This post was written by Chana Porter, this month’s instructor for the Fantasy Writing Workshops
Writing a book is hard. A writer’s life is often lonely. The rush of an idea for a story is so inspiring, but most of writing is not simply channeling that pure inspiration. It’s sitting down, again and again, to revise and re-envision what was once so exciting. We have to fall in love again and again with our work.
For our final fantasy workshop at Girls Write Now, I had the pleasure of sitting with a group of young women who had all been working on long projects. Many of these amazing teenagers had been working on the same stories and books for years, something I had never attempted at such a young age.
We talked about the reasons we get blocked while writing, our ‘writer’s roadblocks’. Our reasons were various but all too similar- feeling overwhelmed by the mass of a project, unsure of how to give details organically or shift voices, or simply loosing the thread.
For the remaining hours, we unpacked tools and tips for becoming unstuck. The girls had just as many tips and writing exercises to share as I did.
My mentee for the past two years, Ashley Christie, has been working on an modern adaptation of The Color Purple for her entire time at Girls Write Now. It’s been a joy for me to watch her voice and nuance develop throughout the program and our time together. Here’s Ashley’s latest stab at an ending. I find it very beautiful:
My idea of trust is to know that even at my most vulnerable state someone will not take advantage of me. To be completely naked in front of someone, stripped physically, expressing myself mentally and giving myself spiritually. Is he capable of doing that for me? Sidney that is. He goes on so much about his everlasting feelings for me; can he handle me this way.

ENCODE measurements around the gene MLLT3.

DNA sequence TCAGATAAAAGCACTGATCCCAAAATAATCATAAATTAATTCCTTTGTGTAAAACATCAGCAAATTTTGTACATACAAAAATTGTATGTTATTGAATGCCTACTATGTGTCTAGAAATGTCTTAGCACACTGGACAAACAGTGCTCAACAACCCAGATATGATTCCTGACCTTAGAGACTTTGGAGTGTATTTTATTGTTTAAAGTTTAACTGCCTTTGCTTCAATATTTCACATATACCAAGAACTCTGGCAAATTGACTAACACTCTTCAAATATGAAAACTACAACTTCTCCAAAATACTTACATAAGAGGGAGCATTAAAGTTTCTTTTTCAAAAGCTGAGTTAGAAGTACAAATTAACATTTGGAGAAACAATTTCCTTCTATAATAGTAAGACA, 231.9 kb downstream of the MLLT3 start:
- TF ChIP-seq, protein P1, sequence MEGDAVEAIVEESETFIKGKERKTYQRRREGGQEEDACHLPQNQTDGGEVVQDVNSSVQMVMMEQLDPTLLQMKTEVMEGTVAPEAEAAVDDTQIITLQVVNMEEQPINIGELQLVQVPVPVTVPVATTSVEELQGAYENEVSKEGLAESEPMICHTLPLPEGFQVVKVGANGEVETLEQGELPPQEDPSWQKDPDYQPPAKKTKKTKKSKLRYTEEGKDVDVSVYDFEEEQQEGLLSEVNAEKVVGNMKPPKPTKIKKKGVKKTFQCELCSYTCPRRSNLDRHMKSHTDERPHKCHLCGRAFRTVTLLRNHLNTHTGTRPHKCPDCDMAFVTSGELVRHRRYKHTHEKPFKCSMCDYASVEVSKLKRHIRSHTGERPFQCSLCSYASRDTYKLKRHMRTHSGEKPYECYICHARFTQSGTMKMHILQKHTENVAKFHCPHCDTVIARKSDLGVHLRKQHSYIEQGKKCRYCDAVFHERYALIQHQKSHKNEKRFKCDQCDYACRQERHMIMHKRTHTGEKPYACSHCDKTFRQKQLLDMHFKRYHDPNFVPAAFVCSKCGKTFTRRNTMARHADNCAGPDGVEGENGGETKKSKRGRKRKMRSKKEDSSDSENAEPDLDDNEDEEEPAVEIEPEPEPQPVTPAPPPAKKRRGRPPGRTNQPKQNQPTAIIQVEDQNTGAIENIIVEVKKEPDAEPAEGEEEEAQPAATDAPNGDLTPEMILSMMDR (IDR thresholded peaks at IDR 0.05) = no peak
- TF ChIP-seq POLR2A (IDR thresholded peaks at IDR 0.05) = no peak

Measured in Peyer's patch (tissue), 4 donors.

Loving someone is being there through all trials and having acceptance with everything that has happened. Has he really accepted me?
Though my values have changed a lot since Marcia has died I’m starting to realize what important again. It is not revenge. Yes, revenge has kept me sane for a while but I cannot continue to live my life this way. For I am a woman just like Eve; capable of changing the world.
A house is temporary and is not comfortable. It usually filled with items that don’t mean anything to you. I walk into Sidney’s place and even while he’s there I feel alone. His blank white walls and grey furniture make me feel like I’m in a psycho-ward. The smell of Clorox doesn’t make the place welcoming either. I’m starting to realize that being with him isn’t actually where I want to be; its what I thought was the right thing to do. How do I break that to him? I’ve tried so hard to make things work: adding paintings on the wall, buying candles, colored pillows-nothing works. This place isn’t mine.
I remember walking home from school in the afternoons. I would take Park Pl. all the way down to Kingston Ave. and make a right and walk to the corner of sterling place. There our brownstone home stood. The purple hibiscus caught the attention of everyone who walked by; even I caught myself staring at them before I enter. Everyday I walked in to you in the kitchen cooking; “How was your day,” you would say with a pot in your right hand and the left reaching out to hug me. Such firmness you held me with. Your sweaty caramel cheeks would rub against mine and your long dark hard fly in my nose as in inhaled your cinnamon sweet aroma. I miss those days.
Chana Porter is a writer and teacher living in Brooklyn, New York. Her plays have been produced and developed in New York City by Rattlestick Playwright’s Theatre, Primary Stages, PS122, Dixon Place, True Love Productions, The Invisible Dog, and the White Bear in London. She has led classes and workshops in “Writing From The Body” as an artist-in-residence at Cave and Space on White, and as a guest teaching artist at Hampshire College. She is currently pursuing an M.F.A at Goddard College in Creative Writing and writing a series of Young Adult Science Fiction novels entitled New Human Classics.